FM reply: That’s an odd lesson to learn from Switzerland, a confederation of 4 ethnic groups, with 4 official languages: Romansh, Italian, French, and German.

  10. Shifting default risk onto the government is all well and good until your government defaults. Taking a bridge loan might be a good way to keep your fridge stocked, assuming you can put the nutritional benefits to work for you by finding a better source of income. A big assumption.

    Unfortuneately I can’t find where Matt Taibbi ever wrote an article expressing my ideas, so I can’t reply too often.

  11. a swiss / singapore comparison is self-evidently silly.
    FM reply: That’s why nobody here made such a comparison. There were examples of two different systems, each of which we could learn from.

  12. I have worked in American(and a little foreign) politics for almost 40 years.At different times I have worked with both major parties. You are absolutely right in that we are basically now in an oligarchial system(and the oligarch’s are none to damn competent either).

    Whether your politcial philosphy is of the left or right. At the end of the day we the people don’t count for spit. Some would say the real leadership cadre, which matters in this country is as small as 100. Others place it up to maybe 2,500 souls(mostly lost). The 2,500 sounds about right to me.

    Look at Bushie Boy and Obama. When you strip away all their political BS rhetoric. They are basically, just face men for opposite sides of the same oligarchical coin. The current economic disaster’s, war disaster’s and fiscal disaster. They are all decidedly counter to any coherent and generally accepted frame work of what conservative political management should create.

    Yet these disasters were created and inflicted on the Republic by “supposedly” conservative(BS)”Georgie” Bush and “Darth Vader”Cheney. God only knows what Obama and his Merry Band will inflict on us in the next 7 years.CLUES FOR YOU LEFTIES:Afghanistan and those”mean ole” Israeli’s. At the end of the day,you’re probably not going to be very happy either.IE you’ve been had also, it’s just a little early in Obama’s game for it to become painfully obvious to you.

    Now some would say,”well, what we have is a system for avoiding extremeism from either side of the political spectrum”. And that statement probably had a degree of truth at one time. But what the system has now deteriorated into, is a system of decadent political, financial, and big corporate oligarchs. Who are systematically looting our nation,as they transfer their allegiance to some vague concept of globalism(whatever the hell that is),(Can you say Goldman Sachs. The mega larceny they have just conducted in plain sight, and they are untouchable. But hey,they did pay for every politican in sight, fair and square).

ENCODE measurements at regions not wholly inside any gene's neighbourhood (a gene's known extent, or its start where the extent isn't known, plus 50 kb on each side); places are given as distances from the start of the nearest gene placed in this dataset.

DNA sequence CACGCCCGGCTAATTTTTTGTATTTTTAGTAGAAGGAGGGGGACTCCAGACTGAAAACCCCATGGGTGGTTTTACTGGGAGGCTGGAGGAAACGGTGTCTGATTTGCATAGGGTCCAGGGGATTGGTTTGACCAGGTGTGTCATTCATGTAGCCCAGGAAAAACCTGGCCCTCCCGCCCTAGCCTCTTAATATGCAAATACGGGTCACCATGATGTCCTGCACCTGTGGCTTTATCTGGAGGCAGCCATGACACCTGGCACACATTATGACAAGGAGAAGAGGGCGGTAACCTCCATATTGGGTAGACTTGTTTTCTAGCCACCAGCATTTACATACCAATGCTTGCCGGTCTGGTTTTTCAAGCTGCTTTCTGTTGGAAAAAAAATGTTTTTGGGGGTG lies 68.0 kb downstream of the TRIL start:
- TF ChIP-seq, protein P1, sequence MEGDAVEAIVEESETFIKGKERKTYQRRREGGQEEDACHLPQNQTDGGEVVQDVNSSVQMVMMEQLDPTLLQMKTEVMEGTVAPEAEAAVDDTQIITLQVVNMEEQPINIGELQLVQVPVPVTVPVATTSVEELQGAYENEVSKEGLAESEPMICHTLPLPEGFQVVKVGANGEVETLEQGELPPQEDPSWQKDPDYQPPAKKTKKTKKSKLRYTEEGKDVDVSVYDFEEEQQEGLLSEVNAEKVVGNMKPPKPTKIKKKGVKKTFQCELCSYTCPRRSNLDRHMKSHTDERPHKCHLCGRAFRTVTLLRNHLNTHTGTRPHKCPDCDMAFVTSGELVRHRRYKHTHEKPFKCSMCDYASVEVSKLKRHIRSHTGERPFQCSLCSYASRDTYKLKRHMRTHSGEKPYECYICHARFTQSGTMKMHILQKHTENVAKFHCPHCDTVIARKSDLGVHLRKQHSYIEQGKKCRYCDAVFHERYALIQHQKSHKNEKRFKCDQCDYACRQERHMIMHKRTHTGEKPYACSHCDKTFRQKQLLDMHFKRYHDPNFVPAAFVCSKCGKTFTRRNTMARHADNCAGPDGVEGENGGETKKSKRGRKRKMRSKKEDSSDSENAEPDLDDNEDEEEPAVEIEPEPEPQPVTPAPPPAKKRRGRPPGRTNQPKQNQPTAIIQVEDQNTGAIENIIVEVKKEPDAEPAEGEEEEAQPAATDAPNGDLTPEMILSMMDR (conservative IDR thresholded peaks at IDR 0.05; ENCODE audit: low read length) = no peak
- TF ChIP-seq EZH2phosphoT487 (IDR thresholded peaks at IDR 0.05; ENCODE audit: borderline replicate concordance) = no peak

Most of these elites are now psychologically,emotionally, and financially slowly tip toeing out America’s back door into “globalism land”. As they leave the rest of us holding the bag. Is it 70 BC or 370 AD?
    FM reply: It’s neither 70 BC or 370 AD, despite the similaties (to the former, I see few to the latter). We will learn from both examples, and the others lessons history presents, to rebuild America into a stronger nation in the 21st than it was in the 19th and 20th centuries. We have everything necessary to do this, but lack only the will.

  13. For whether Hoover followed Mellon, here is Hoover himself:

    “Creating new jobs and giving to the whole system a new breath of life; nothing has ever been devised in our history which has done more for … “the common run of men and women.” Some of the reactionary economists urged that we should allow the liquidation to take its course until we had found bottom…. We determined that we would not follow the advice of the bitter-end liquidationists and see the whole body of debtors of the United States brought to bankruptcy and the savings of our people brought to destruction.”

    If economists impress you more than non PC former presidents, here’s Rothbard:

    ” If government wishes to alleviate, rather than aggravate, a depression, its only valid course is laissez-faire – to leave the economy alone. Only if there is no interference, direct or threatened, with prices, wage rates, and business liquidation will the necessary adjustment proceed with smooth dispatch.”

    Both quotes, as well as great article, from an even greater book, at “Herbert Hoover’s Depression” by Murray N. Rothbard.
    FM reply: Faux quotes to support faux history. Murray Rothbard is notorious for inventing quotes to support his wild theories. The quote from Hoover is pastiche from several campaign speeches in 1932, when he boasts of his mini-New-Deal — since running on “My inactivity I caused the Great Depression” seemed unlikely to work. For more on this origins of this alleged quote see “What Did Hoover Say, and When Did He Say It? Unraveling Rothbard’s Mysterious Footnote“, Bryan Caplan, Library of Economics and Liberty, 3 November 2008. Caplan is Assoc Prof of Economics at George Mason U and an adjunct scholar of the Cato Institute. As I said, Hoover’s reliance on Mellon’s laissez-faire policies during the critical 1929-1930 period were decisive. His interventionist programs in the last 2 years of his term were too little, too late.

    Rather than Hoover’s desperate campaign speeches, I suggest relying on “Memoirs”. Mellon, as Secretary of the Treasury, had…

    … only one formula: liquidate labor, liquidate stocks, liquidate the farmers, and liquidate real estate…. It will purge the rottenness out of the system. High costs of living and high living will come down. People will work harder, live a more moral life. Values will be adjusted, and enterprising people will pick up from less competent people.